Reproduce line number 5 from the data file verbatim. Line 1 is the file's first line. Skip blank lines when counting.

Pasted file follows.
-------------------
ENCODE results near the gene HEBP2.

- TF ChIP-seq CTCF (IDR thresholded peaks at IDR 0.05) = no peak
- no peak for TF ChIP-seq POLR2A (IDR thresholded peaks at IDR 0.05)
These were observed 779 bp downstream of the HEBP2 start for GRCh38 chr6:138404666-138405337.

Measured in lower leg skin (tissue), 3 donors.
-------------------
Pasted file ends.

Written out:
Measured in lower leg skin (tissue), 3 donors.